The case filed Aug. 9 in the U.S. District Court for the District of Minnesota, is the latest in a series of lawsuits brought by the free-market Pacific Legal Foundation seeking to block implementation of the Obama-era waters of the United States regulation.

“Plaintiffs challenge several provisions of the 2015 Navigable Waters Definition, as either exceeding the agencies’ statutory authority under the Clean Water Act or Congress’ authority under the Commerce Clause, the Due Process Clause, and the Tenth Amendment. Plaintiffs ask this Court to clarify which regulations are applicable to them, and to determine which provisions of the applicable regulations are statutorily or constitutionally invalid,” the Aug. 9 complaint says.

The complaint notes that federal courts have enjoined the 2015 rule’s definition of navigable waters in roughly half of the country but not in the Land of 10,000 Lakes.

And it comes as the Trump administration is expected to formally rescind the rule in the coming weeks and replace it with a narrower definition of waters of the United States by end of the year.

Separate litigation could test industry’s attempt to secure fresh limits on EPA’s power to regulate some types of air pollution from existing sources.

NRECA Bid To Replace UARG Could Preserve Novel Section 111 Claim
Efforts by the National Rural Electric Cooperative Association (NRECA) to replace the disbanded Utility Air Regulatory Group (UARG) in a suit over EPA’s landfill methane rules could preserve UARG’s novel claims on whether section 111(d) of the Clean Air Act allows EPA to strengthen existing standards.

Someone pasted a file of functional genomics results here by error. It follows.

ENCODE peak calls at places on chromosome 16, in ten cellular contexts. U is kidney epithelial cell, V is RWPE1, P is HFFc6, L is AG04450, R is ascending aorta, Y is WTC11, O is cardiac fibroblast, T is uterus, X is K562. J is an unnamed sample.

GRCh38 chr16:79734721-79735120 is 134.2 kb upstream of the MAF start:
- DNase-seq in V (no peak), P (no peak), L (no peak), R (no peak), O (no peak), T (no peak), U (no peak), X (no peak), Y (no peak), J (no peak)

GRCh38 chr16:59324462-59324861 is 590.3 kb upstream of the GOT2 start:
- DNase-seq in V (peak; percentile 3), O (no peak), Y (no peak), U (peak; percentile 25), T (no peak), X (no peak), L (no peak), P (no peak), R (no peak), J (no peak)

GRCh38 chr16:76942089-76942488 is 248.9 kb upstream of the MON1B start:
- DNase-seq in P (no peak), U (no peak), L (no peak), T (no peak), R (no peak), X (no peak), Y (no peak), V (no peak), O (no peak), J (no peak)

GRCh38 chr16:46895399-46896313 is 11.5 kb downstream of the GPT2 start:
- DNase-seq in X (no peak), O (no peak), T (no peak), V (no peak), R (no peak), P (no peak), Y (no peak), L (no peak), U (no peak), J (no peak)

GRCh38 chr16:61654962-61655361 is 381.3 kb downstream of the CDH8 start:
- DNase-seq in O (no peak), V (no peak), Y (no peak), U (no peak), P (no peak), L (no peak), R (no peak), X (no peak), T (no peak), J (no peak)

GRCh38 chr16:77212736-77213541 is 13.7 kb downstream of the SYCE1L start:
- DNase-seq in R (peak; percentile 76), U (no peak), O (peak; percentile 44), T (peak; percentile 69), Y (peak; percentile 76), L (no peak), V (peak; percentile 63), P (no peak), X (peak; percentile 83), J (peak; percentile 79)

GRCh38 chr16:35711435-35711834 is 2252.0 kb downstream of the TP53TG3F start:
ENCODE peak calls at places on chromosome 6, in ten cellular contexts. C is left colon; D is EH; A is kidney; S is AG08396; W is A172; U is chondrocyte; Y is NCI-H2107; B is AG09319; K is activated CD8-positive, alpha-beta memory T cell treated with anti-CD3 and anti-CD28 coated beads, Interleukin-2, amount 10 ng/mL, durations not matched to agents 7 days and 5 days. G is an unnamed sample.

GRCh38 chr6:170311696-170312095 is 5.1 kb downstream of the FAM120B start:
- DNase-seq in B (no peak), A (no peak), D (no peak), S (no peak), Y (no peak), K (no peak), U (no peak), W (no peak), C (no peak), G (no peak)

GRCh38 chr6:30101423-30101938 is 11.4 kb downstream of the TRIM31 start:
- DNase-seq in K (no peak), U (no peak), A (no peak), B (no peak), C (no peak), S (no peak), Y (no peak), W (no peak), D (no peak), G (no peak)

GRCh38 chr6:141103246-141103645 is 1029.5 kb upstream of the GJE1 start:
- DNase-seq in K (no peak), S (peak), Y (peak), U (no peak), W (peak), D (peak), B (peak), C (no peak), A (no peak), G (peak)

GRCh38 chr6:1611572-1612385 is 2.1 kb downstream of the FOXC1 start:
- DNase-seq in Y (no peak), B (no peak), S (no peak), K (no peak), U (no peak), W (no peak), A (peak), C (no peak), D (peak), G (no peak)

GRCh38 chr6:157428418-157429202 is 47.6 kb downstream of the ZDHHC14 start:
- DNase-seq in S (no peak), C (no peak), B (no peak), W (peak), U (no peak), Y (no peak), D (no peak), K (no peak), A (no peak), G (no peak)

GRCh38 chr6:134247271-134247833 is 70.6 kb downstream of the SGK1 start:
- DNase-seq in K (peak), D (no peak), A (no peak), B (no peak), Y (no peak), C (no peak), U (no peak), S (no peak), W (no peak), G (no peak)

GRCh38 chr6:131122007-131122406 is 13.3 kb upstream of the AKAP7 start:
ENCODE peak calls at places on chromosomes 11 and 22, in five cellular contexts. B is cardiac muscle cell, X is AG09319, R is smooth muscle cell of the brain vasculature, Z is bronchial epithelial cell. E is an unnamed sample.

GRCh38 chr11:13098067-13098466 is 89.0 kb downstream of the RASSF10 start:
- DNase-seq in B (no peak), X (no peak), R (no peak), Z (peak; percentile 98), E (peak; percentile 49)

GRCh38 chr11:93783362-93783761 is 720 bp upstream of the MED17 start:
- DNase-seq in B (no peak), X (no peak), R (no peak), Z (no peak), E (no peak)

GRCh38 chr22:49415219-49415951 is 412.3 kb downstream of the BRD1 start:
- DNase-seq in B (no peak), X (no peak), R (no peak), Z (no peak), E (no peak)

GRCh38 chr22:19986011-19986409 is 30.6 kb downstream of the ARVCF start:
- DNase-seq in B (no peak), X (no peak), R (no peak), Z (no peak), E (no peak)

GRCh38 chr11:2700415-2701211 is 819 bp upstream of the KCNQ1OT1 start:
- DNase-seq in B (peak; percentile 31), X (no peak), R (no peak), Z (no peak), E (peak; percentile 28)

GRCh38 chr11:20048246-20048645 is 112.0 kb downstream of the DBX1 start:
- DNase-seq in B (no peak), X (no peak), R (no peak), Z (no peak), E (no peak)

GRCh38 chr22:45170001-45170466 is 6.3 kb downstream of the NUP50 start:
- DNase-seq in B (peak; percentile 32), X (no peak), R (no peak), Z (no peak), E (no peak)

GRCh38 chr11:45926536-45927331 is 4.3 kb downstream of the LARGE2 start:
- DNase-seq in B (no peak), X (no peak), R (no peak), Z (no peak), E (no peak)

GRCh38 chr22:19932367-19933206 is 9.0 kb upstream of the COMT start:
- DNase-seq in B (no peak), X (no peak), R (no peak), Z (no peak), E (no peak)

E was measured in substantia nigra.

At issue is National Waste Recycling Association, et al. v. EPA, et al., a consolidated case pending in the U.S. Court of Appeals for the District of Columbia Circuit which challenges EPA’s Obama-era methane standards for existing landfills.

UARG had filed its own suit against the rule, which was later consolidated with the instant suit, arguing that the agency was barred from issuing the rule at all because section 111(d) is “one and done,” and as such updates to the rules are not allowed. After the group wound down and started withdrawing from litigation, it was unclear if the 111(d) claims would continue.

Now NRECA is asking the court to let it replace UARG in the case, which could give the power organization a chance to persist with the 111(d) claims. If successful -- and depending on how the court rules -- that could potentially limit EPA’s power to tighten existing air standards.

The administration is also using court filings in an attempt to fight its critics’ push-back against deregulation. In the most recent example, the Trump administration is urging the D.C. Circuit to reject a suit over EPA’s threshold April 2018 determination that existing vehicle greenhouse gas and fuel economy standards are “not appropriate” and should be eased.

DOJ Downplays Role of NHTSA Penalty Rule In Auto GHG Finding Fight
The Justice Department (DOJ) is urging a federal court to disregard states’ claims that language in a final National Highway Traffic Safety Administration (NHTSA) rule scaling back penalties for fuel economy exceedances proves EPA’s threshold decision to weaken vehicle greenhouse gas standards is final and ripe for suit.